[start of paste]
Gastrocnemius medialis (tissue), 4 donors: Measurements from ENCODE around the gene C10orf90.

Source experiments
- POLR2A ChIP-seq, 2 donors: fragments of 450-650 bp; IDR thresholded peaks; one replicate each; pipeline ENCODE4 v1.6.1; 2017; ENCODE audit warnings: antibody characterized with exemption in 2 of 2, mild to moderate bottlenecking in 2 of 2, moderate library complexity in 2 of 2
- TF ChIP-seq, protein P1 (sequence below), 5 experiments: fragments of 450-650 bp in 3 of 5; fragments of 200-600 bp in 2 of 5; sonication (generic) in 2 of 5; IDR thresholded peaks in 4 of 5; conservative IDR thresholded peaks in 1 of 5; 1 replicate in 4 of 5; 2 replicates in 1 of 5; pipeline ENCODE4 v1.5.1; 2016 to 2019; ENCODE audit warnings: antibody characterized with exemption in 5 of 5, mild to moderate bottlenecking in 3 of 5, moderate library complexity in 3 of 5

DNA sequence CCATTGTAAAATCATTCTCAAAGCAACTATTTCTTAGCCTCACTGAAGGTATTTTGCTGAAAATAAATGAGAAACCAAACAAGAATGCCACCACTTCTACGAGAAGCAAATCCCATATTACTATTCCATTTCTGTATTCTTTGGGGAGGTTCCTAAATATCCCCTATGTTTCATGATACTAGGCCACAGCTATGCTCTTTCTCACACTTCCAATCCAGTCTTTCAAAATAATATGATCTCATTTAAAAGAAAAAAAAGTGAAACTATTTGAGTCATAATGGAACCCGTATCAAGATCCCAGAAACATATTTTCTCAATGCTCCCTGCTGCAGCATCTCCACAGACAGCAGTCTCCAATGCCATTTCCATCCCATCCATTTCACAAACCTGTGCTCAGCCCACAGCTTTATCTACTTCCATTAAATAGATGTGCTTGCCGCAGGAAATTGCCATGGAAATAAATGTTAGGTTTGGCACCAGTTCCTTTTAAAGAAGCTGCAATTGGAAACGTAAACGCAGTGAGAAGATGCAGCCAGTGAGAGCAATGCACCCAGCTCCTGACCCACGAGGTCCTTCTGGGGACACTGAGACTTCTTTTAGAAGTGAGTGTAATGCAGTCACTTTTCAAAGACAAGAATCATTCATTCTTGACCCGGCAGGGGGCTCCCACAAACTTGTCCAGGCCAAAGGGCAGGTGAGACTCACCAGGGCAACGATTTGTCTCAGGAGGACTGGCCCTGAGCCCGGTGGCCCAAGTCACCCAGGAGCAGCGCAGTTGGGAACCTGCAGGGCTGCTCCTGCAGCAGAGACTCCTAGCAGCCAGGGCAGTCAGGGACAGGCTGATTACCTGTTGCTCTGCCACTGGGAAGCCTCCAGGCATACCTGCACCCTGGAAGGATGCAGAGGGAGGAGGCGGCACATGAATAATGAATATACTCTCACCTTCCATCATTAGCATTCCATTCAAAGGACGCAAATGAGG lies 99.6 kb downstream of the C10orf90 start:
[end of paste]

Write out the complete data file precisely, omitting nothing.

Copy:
Gastrocnemius medialis (tissue), 4 donors: Measurements from ENCODE around the gene C10orf90.

Source experiments
- POLR2A ChIP-seq, 2 donors: fragments of 450-650 bp; IDR thresholded peaks; one replicate each; pipeline ENCODE4 v1.6.1; 2017; ENCODE audit warnings: antibody characterized with exemption in 2 of 2, mild to moderate bottlenecking in 2 of 2, moderate library complexity in 2 of 2
- TF ChIP-seq, protein P1 (sequence below), 5 experiments: fragments of 450-650 bp in 3 of 5; fragments of 200-600 bp in 2 of 5; sonication (generic) in 2 of 5; IDR thresholded peaks in 4 of 5; conservative IDR thresholded peaks in 1 of 5; 1 replicate in 4 of 5; 2 replicates in 1 of 5; pipeline ENCODE4 v1.5.1; 2016 to 2019; ENCODE audit warnings: antibody characterized with exemption in 5 of 5, mild to moderate bottlenecking in 3 of 5, moderate library complexity in 3 of 5

DNA sequence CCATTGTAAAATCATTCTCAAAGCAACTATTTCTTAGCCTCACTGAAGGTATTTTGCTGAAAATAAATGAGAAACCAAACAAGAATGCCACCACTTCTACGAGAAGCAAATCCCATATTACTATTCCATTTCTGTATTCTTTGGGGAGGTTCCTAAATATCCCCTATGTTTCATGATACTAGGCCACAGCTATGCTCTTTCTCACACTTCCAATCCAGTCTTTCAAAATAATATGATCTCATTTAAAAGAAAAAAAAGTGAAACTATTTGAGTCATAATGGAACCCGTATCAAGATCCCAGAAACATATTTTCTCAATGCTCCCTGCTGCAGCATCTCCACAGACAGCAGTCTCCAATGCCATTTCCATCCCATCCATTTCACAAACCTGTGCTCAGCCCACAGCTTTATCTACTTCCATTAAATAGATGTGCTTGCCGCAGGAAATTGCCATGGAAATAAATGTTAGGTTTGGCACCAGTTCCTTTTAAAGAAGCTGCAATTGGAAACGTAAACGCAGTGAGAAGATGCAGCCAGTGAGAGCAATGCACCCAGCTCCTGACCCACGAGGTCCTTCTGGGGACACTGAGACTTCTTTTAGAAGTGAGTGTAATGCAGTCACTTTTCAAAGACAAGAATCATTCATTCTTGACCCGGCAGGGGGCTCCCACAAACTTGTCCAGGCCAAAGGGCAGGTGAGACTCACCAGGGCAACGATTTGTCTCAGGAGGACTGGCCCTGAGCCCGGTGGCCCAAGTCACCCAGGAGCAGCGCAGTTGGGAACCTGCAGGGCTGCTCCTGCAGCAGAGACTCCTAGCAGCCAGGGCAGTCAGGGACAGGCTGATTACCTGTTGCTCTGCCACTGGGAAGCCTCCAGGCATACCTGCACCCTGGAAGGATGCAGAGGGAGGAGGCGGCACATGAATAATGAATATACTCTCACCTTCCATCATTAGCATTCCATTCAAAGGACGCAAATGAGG lies 99.6 kb downstream of the C10orf90 start: